There's something about Edgerton Pink Gin.
Something that's cheeky enough to make your tonic blush.
For Edgerton Pink Gin may be stereotypically girlish in colour, but this is anything but a fluffy gin. No, this gin packs quite the punch. But more on that later...
Firstly, the colour.
Edgerton Pink Gin gets its pink tinge NOT from fruity raspberries, but rather from pomegranate extract. Combined with the classic juniper-led style, a rich complexity and a unique balance of light, sweet citrus and dry spice notes, Edgerton's is a delicious and unique addition to the gin scene.
BUT, WHY PINK?
Creator Martin Edgerton Gill believed that whilst superb taste in the glass is key to the long term success of a liquor brand, colour really works.
Gill’s father had spent five years in the Royal Navy during World War II and brought home with him a love of pink gin. Pink Gin was a traditional nautical tipple, consisting of gin and Angostura bitters. Its origins can be traced back to 1824 initially as a cure for sea sickness, however, its popularity in civilian life grew apace and by the late eighteen hundreds it had become a favourite in fashionable bars throughout the world.
Martin, who had pioneered herbal teas in the eighties, used his considerable knowledge of herbs and spices to create a totally new and contemporary pink gin, perfect for the modern gin-thusiast.
A delightful and complex gin, Edgerton Pink is blended with no less than fifteen exotic ingredients.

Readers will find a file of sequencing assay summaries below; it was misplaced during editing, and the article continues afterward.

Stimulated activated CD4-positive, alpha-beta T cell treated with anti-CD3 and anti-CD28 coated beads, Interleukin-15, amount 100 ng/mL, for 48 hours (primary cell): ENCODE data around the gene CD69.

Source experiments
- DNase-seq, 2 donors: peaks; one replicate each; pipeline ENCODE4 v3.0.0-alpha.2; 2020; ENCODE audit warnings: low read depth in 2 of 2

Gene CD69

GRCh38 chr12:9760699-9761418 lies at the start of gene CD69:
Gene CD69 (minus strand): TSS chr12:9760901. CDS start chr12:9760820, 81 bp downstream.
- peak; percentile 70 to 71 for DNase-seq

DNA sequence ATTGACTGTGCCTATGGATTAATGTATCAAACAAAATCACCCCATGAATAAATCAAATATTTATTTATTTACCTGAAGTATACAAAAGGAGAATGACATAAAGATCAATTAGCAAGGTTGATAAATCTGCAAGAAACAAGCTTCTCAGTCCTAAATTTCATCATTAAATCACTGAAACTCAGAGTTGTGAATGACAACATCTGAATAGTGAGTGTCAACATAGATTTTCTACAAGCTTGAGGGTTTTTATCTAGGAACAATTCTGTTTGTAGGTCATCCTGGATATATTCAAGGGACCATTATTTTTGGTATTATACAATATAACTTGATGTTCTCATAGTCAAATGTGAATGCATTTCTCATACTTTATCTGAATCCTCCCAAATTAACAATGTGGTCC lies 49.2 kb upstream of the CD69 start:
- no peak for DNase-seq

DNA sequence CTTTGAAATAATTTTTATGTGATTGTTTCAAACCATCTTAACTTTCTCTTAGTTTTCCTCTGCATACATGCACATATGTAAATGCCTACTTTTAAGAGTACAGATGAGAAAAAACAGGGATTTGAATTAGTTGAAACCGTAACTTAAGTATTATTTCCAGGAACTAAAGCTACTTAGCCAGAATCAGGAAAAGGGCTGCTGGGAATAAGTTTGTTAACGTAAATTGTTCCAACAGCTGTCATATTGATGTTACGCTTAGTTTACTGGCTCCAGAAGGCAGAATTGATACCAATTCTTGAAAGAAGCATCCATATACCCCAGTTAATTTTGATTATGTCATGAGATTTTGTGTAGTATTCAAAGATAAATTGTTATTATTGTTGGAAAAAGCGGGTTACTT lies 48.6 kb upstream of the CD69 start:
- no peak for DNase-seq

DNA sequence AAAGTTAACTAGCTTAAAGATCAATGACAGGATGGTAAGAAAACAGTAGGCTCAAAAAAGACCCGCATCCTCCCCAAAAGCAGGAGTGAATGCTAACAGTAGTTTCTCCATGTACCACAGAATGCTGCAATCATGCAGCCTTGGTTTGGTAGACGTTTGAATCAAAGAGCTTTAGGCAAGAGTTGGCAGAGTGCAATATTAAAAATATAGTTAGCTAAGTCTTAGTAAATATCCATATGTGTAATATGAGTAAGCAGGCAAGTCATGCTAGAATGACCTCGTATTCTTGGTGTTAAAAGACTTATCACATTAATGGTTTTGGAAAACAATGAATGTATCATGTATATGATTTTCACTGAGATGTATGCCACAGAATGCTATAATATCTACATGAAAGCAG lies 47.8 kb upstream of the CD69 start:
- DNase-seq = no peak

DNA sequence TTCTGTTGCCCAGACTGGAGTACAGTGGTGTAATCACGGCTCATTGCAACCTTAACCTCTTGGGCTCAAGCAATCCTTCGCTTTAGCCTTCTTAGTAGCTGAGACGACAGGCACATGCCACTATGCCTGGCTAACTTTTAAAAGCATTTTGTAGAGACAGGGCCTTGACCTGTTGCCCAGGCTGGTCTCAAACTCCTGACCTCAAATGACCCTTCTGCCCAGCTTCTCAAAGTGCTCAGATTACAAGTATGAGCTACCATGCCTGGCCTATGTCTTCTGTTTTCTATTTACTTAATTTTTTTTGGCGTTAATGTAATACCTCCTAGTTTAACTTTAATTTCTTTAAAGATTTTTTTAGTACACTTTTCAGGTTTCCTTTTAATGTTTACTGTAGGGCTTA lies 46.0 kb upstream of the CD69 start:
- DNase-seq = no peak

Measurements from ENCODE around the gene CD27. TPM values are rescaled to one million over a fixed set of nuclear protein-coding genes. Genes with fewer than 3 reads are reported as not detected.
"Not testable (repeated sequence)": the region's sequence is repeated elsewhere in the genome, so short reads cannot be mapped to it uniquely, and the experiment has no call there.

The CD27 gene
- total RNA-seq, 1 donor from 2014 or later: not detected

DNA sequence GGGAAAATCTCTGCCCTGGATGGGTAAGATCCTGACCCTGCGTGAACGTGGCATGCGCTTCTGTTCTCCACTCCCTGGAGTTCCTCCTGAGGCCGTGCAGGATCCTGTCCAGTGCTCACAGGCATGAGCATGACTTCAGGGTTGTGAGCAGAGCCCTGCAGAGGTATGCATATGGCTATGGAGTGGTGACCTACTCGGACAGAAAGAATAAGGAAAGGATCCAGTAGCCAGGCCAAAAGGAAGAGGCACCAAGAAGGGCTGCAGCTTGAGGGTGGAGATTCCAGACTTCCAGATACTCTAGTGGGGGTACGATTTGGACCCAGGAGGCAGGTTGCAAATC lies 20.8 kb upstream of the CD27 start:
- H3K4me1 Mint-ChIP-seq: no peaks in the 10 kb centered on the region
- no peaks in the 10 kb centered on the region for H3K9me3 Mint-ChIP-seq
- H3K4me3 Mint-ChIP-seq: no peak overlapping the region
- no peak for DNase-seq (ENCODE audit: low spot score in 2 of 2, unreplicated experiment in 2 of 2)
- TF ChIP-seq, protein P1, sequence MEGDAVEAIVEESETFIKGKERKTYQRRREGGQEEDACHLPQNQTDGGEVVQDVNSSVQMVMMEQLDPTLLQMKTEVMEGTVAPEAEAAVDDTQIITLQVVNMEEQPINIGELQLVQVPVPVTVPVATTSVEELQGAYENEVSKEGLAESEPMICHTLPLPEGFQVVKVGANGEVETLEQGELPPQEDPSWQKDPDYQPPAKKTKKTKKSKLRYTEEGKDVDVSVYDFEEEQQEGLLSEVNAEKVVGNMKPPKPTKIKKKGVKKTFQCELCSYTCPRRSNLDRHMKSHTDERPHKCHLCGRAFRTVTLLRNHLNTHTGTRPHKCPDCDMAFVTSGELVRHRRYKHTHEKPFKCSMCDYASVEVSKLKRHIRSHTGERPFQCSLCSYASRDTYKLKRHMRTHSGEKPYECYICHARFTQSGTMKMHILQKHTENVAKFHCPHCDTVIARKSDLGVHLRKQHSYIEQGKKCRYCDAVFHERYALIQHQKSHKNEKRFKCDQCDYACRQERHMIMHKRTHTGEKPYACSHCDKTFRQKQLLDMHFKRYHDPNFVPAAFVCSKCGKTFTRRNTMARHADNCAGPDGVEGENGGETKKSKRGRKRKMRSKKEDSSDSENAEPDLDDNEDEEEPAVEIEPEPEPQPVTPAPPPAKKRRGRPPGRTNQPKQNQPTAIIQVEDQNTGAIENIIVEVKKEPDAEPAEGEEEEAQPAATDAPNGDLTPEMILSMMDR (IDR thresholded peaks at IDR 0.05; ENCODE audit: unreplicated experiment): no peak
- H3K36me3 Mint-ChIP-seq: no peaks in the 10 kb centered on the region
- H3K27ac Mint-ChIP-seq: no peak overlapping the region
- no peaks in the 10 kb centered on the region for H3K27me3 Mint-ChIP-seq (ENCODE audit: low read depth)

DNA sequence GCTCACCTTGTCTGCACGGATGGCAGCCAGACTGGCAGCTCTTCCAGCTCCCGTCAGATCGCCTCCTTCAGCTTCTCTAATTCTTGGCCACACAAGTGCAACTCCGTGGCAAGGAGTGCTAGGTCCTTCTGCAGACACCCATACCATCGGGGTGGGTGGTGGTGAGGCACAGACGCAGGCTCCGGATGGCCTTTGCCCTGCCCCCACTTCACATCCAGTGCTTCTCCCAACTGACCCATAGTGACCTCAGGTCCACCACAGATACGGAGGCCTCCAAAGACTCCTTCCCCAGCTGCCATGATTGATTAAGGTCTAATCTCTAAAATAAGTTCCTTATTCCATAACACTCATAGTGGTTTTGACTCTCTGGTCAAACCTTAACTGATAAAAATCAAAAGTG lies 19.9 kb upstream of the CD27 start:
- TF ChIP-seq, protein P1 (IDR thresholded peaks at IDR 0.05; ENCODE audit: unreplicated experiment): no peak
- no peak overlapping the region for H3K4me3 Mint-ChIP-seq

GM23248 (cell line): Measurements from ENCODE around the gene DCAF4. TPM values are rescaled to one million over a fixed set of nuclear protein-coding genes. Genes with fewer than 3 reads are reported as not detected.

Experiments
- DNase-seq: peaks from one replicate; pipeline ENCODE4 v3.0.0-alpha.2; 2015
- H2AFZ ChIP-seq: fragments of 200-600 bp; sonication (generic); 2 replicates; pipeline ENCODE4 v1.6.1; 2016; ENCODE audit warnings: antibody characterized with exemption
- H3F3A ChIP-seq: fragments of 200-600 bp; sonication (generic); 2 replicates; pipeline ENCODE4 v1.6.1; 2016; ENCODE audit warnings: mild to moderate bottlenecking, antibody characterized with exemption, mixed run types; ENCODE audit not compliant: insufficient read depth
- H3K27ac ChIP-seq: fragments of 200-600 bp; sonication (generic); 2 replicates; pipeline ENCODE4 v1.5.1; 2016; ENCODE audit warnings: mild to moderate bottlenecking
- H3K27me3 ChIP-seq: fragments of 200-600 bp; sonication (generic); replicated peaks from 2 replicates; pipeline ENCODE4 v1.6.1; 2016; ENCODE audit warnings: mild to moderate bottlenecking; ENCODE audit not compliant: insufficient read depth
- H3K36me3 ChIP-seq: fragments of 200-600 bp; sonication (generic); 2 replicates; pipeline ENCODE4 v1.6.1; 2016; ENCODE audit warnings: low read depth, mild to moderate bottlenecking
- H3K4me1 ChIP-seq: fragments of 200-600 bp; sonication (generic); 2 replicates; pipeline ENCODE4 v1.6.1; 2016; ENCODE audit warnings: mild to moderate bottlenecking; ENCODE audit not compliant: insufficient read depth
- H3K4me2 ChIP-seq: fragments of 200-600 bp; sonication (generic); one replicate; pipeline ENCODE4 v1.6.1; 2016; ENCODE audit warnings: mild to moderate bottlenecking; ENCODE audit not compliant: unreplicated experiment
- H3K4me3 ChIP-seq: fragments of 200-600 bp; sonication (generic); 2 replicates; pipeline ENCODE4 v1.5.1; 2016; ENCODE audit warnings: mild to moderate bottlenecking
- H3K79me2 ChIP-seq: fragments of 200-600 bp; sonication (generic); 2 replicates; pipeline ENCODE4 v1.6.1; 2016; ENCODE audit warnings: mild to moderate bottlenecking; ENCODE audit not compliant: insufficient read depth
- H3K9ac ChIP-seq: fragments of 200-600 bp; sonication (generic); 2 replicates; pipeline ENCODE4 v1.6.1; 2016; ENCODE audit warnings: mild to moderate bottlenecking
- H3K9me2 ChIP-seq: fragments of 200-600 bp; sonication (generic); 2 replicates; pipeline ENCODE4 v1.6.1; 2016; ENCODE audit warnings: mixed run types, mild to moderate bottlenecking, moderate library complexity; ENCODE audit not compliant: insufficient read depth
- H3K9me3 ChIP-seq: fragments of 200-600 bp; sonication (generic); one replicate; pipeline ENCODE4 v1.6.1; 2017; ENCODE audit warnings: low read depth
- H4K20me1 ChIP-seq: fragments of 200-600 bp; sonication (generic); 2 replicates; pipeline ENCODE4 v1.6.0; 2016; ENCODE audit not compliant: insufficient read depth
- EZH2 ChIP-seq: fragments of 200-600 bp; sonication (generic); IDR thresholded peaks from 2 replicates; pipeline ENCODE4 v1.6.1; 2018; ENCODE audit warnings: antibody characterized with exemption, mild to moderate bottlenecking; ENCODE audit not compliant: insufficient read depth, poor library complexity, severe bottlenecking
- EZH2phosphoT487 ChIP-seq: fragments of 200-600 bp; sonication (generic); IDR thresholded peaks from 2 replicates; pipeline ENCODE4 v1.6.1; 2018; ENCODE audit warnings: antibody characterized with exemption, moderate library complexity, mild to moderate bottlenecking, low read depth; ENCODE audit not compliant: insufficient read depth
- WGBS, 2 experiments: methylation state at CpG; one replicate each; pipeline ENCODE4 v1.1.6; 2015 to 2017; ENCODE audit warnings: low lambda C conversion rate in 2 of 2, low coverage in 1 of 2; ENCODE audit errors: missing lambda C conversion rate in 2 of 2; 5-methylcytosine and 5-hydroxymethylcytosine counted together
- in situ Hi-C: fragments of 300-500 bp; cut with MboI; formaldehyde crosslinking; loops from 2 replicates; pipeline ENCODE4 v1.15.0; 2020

And this is the cheeky part.
One of those exotic botanicals includes damiana, an aphrodisiac.
Traditionally, damiana leaves were used in teas and as incense by native people of Central and South America as a relaxant. Spanish missionaries first recorded the aphrodisiac nature of the plant, commenting on Mexican natives who drank the tea mixed with sugar. Strong, and not too tasty...
The best way to enjoy damiana today? In Edgerton Pink Gin (obviously).
It's a great gin to pair with tonic - the sweet orange and juniper notes open up and soften to give an appealingly floral nose and a touch of sugar plum, followed by a dryer refreshing finish where the pomegranate really comes through.
But, it also makes an interesting cocktail base, adding much needed colour to a martini, or as an alternative gin in a Tom Collins.
MIX UP A PINK COLLINS
- 2 oz Edgerton Pink Gin
- 1 oz lemon juice
- 1 tsp superfine sugar
- 3 oz club soda
- 1 maraschino cherry
- 1 slice orange
1. In a shaker half-filled with ice cubes, combine the gin, lemon juice, and sugar
2. Shake well
3. Strain into a collins glass almost filled with ice cubes
4. Add the club soda
5. Stir and garnish with the cherry and the orange slice